Britain’s youth are asking the country’s internet security providers to take away their porn. At least, that’s the takeaway from a new study from IDEX Biometrics, which suggests that Generation Z believes that porn sites should use biometrics to prevent children from gaining access to adult materials.
The study was conducted by Arlington Research, which polled a representative sample of 1,096 people between the ages of 16 and 24 (those under 18 were not asked about their viewing habits). The agency found that the overwhelming majority (88 percent) of the respondents had at some point gained access to age-restricted content while they were underage, with 30 percent admitting that they were younger than 14 the first time they watched porn.
Unfortunately, many of the respondents (11 percent) regretted those experiences. A full 10 percent also felt traumatized by the things they saw. That’s why the majority (53 percent) believed that biometric technology should be used to limit access to adult sites, a trend that was (perhaps surprisingly) even more pronounced for those who were 16 or 17. Eighty percent of those under 18 supported the use of biometric age restrictions.
“This research shows Generation Z is increasingly concerned about online safety and welcome biometric technology as a solution,” said IDEX SVP David Orme.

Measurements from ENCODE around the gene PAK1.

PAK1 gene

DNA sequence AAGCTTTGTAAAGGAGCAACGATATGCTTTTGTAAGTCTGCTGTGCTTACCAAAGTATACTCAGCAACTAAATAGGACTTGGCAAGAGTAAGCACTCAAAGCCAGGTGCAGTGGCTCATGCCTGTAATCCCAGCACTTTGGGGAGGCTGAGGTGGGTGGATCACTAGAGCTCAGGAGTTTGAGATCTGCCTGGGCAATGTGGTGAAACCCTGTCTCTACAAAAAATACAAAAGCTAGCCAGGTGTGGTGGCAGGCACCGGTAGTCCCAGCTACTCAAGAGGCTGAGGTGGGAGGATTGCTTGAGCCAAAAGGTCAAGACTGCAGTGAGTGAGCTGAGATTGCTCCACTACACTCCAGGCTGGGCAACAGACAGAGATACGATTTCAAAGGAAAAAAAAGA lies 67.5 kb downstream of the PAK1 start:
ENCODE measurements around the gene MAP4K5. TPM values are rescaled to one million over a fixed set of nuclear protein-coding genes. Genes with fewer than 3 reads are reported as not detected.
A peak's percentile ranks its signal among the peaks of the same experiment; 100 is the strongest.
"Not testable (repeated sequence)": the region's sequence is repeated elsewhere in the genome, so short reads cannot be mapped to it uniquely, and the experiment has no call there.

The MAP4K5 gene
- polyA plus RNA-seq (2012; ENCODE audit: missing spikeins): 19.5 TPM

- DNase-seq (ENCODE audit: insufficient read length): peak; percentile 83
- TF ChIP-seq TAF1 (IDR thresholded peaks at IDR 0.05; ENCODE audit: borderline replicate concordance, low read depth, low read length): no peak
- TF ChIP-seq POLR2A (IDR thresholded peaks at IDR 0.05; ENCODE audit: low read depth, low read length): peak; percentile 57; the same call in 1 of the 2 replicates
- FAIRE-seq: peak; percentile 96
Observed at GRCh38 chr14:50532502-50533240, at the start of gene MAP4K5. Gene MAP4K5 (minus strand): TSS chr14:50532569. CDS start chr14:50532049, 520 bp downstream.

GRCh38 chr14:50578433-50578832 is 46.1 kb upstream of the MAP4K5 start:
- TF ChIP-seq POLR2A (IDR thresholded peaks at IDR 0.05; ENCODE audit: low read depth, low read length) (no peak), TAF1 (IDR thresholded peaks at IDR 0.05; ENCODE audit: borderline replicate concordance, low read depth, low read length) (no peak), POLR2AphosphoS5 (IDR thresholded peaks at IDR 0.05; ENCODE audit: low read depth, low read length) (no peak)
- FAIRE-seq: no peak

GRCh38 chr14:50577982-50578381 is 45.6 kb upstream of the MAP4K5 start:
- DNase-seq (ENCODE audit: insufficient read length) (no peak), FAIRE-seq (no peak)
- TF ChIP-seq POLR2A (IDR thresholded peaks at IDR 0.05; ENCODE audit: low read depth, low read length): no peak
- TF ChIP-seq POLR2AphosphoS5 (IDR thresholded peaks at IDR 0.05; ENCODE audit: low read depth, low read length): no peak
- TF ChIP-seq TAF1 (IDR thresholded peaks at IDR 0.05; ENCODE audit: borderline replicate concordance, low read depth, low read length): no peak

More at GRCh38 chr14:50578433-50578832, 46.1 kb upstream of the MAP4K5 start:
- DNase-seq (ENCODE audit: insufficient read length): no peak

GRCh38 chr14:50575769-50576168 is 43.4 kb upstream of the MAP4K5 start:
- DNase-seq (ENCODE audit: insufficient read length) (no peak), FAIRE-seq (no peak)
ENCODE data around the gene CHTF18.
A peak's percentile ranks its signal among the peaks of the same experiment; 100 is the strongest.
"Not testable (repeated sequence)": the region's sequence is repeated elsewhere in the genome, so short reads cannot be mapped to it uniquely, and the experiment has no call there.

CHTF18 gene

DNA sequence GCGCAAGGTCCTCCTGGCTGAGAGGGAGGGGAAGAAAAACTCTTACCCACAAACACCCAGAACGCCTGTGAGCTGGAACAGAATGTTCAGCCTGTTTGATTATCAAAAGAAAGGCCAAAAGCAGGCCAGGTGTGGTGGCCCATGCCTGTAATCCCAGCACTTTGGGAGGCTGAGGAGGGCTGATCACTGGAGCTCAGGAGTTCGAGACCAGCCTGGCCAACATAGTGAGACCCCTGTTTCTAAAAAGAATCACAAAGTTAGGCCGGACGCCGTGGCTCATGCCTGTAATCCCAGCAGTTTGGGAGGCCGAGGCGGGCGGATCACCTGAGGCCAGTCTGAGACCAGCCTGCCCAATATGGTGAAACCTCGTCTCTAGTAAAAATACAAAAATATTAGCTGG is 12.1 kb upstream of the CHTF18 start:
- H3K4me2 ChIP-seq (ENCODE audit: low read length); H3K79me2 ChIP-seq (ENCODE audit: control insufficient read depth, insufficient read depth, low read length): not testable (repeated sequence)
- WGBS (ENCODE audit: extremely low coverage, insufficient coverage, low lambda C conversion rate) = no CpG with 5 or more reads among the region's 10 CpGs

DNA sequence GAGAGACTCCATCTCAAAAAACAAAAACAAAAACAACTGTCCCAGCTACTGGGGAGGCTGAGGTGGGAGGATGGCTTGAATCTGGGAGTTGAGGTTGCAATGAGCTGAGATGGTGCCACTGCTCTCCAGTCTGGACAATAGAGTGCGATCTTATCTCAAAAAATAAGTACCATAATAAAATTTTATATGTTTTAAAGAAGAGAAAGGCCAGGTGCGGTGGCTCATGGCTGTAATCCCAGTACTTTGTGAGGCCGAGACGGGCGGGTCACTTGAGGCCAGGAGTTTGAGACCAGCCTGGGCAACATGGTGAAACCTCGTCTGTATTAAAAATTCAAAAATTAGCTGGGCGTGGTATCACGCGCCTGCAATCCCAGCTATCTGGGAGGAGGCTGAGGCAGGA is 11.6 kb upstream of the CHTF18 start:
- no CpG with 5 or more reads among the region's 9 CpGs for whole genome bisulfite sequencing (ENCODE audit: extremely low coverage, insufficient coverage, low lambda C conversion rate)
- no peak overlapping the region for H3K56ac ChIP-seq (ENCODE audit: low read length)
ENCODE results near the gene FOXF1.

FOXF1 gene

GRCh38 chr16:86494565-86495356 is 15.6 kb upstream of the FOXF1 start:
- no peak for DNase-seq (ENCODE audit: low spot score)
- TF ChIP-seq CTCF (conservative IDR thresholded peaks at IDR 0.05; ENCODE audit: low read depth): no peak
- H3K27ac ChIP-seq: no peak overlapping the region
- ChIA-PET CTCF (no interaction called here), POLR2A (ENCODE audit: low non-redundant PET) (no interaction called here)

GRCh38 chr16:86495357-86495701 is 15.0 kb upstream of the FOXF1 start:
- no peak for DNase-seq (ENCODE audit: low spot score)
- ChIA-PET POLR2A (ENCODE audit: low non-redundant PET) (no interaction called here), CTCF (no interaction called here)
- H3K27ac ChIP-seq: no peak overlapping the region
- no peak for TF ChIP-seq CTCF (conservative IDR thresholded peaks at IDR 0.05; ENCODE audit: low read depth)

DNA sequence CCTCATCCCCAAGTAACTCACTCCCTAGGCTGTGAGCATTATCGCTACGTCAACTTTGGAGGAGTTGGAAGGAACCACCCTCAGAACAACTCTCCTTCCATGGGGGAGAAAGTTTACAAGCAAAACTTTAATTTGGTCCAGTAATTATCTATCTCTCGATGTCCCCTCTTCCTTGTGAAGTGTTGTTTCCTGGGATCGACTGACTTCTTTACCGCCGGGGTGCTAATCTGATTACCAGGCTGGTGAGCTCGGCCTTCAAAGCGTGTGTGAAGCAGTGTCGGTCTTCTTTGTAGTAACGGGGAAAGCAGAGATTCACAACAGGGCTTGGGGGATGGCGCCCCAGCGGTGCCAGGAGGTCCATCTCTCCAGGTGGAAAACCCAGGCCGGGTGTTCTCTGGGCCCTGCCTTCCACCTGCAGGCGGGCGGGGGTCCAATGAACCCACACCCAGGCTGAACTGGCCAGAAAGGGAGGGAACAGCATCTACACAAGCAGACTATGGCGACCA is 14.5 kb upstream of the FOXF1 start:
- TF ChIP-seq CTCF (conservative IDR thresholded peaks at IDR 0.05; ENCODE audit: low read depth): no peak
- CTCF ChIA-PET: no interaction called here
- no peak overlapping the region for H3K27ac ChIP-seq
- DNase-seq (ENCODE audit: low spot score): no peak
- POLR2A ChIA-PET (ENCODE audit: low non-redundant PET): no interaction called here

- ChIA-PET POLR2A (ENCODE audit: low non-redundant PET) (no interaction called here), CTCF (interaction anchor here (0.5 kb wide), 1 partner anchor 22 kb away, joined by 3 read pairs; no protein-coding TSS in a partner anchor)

The survey is being released several months after an administrative error led to the delay of a proposed porn block in the UK. The legislation was supposed to go into effect on July 15, and would have required proof-of-age from those trying to access pornographic content. Yoti was one of several identity specialists working to meet the anticipated demand, partnering with AgeID to provide discreet age verification services.
This latest study suggests that IDEX is of a similar mind, noting that 40 percent of the respondents said they would pay for an identity card with fingerprint security. IDEX, of course, has provided fingerprint technology for numerous card partners in the past few years.
January 24, 2020 – by Eric Weiss